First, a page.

It’s Christmas time over at the Shark Tank, and the Sharks are looking for nice little entrepreneurs to give their money to. However, some naughty hopefuls might find themselves walking away with only coal, or maybe not even that.
Shark Tank starring Mark Cuban and Lori Greiner airs on ABC Fridays at 9 pm ET.
Shawn Genebacher went in asking for $125,000 for a 20 percent stake in his company, Lite Netics. Lite Netics are magnetic Christmas light strands, which aim to take the headache out of putting up Christmas lights. It looked easy enough, but did the Sharks bite?
Lori Greiner brought up an interesting question, which helped exclude the houses with aluminum. The price point posed a problem, since his lights would cost $70 compared to a regular strand, which is $20. Kevin O’Leary wondered why Shawn hasn’t licensed the product instead, and made an offer for 50 percent equity, an offer also contingent on a licensing deal. Shawn asks for other offers, but the other Sharks started dropping out. Daymond John offered the same deal but dropped the equity to 40 percent. Shawn countered Daymond with 30 percent but it was a no go. Mr. Wonderful also wouldn’t budge, so Shawn walked away without a deal and became dead to both Kevin and Daymond.
One Life Products
Morri Chowaiki wanted $50,000 for 15 percent. His company supposedly solves the problem for interfaith families during the holidays by using a Hannukah tree topper. He was a very energetic and had the Sharks laughing. His sales, however, were no joke to the Sharks. It is impressive that Morri has been in stores like Bed, Bath and Beyond and it is admirable that he wants to join faiths together. But Kevin was right; the tree topper is a seasonal product, and people usually buy stuff like that once or until it burns out. After the other Sharks dropped out, Daymond contemplated making an offer and decided to take a gamble with an offer of $50,000 for 35 percent equity. That’s more than double what Morri wanted, and he began to question Daymond’s offer, which is never a good thing to do. Luckily common sense won out, and Morri took the deal.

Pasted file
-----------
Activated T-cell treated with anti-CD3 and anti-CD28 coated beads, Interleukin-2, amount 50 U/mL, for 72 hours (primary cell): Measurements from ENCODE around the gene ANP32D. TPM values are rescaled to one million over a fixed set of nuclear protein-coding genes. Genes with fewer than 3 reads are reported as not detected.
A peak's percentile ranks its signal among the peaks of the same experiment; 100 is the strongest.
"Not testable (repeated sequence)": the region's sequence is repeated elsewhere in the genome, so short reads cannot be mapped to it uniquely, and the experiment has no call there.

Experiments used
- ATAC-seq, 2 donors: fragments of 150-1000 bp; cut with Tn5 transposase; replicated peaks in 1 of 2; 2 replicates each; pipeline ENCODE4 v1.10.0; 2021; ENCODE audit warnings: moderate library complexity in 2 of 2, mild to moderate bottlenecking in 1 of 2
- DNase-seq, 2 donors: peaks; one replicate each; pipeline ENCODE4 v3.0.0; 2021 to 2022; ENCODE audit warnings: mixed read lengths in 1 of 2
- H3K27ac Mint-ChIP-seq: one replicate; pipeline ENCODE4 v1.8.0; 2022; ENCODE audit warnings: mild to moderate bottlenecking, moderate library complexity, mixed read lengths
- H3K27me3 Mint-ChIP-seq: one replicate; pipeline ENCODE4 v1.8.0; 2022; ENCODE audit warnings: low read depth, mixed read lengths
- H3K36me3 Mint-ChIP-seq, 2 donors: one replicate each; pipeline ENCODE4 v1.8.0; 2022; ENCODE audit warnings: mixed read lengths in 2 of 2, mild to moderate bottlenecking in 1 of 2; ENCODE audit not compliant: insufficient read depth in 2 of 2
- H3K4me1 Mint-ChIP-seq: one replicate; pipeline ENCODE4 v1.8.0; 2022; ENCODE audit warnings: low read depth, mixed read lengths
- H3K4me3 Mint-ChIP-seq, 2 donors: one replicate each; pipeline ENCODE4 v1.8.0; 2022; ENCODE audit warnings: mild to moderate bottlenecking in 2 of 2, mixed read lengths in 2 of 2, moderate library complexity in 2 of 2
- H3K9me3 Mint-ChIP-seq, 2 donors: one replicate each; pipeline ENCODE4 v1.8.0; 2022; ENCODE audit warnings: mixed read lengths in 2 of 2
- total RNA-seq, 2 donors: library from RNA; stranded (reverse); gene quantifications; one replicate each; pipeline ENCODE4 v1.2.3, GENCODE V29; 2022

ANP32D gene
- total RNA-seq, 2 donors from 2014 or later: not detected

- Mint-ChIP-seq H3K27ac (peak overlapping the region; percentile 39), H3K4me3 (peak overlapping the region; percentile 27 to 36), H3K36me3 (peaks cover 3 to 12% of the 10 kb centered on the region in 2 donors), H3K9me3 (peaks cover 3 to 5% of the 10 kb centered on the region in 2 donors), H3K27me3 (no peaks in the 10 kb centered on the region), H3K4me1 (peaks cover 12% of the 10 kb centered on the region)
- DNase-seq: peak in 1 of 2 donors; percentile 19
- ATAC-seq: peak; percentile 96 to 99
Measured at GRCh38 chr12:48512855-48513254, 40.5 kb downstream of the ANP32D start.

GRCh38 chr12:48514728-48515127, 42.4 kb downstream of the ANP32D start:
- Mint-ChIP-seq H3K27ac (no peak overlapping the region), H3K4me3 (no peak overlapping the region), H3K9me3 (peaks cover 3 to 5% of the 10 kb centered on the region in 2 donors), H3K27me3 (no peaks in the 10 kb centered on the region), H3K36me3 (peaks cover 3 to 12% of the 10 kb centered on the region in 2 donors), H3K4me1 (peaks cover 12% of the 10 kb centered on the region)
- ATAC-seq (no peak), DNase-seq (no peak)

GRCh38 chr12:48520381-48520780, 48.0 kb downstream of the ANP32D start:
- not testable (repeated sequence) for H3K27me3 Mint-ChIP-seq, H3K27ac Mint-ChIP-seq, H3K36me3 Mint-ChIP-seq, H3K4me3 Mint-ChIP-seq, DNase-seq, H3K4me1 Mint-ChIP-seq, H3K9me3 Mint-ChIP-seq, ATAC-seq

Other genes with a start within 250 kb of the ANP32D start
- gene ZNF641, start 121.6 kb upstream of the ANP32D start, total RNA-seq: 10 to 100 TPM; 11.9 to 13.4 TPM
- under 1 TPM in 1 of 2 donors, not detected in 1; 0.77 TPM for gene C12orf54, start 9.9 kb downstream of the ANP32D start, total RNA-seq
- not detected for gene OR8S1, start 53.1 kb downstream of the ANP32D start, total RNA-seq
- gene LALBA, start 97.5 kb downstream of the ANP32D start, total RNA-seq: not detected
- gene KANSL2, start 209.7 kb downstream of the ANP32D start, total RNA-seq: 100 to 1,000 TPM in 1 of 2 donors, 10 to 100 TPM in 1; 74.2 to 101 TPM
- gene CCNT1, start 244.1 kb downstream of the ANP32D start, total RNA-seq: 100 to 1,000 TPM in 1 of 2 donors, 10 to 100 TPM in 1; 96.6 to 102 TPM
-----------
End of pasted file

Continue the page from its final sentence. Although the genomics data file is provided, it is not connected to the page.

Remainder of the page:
Marine Rob pitched his energy drink last season, and now his business has really increased after making a deal with Kevin and Robert Herjavec. His sales have grown to over half a million and he now has a deal with Walgreens. But the coolest part is that he was able to get a jet to help market his product.
Rachel and Melissa are a hairdresser and model that tried to gain $45,000 for 15 percent of their hair extension business, Cashmere Hair. Kevin wondered how they know that it’s human hair, and the ladies responded that they have it all tested. Robert asked how they planned to get their name out, and the company said they focused on making their presence online. Mark Cuban thought it was a great business but felt they didn’t need an investor and dropped out. Daymond agreed and also left the deal. Lori was the last Shark standing but she just felt that they weren’t going to stand out in their niche, which sent the emotional pair home without a deal.
Evan and Nick are the owners of Tipsy Elves, which aims to revolutionize the Christmas sweater market. They asked for $100,000 in exchange for a five percent stake. The designs were cute, and quite creative (especially the reindeer sweater dress) but will it fall into the usual traps of seasonal products?
Kevin called the sweaters hideous, but was still impressed with their sales. Mark wondered why they wanted to get into this type of market, especially with guys like Daymond out there as competition, and thought they should focus on the online market. Of course, it all boiled down to the valuation, which some Sharks felt was too high, while others didn’t feel it was an issue. Those concerns had the Sharks dropping out, that is until Mr. Wonderful made his usual royalty based offer. The duo was interested but they held out for more offers. Luckily they got another from Robert, who offered the cash, but in exchange for 10 percent equity. Daymond was left, and once again, he wasn’t sure which way he wanted to go. He still had inventory with another ugly sweater company, which added to his concern. In the end, he dropped out, leaving Robert and Kevin to fight it out. The guys decided on Robert, and left Kevin in the dust.
What do you think? Would you have invested in any of these companies?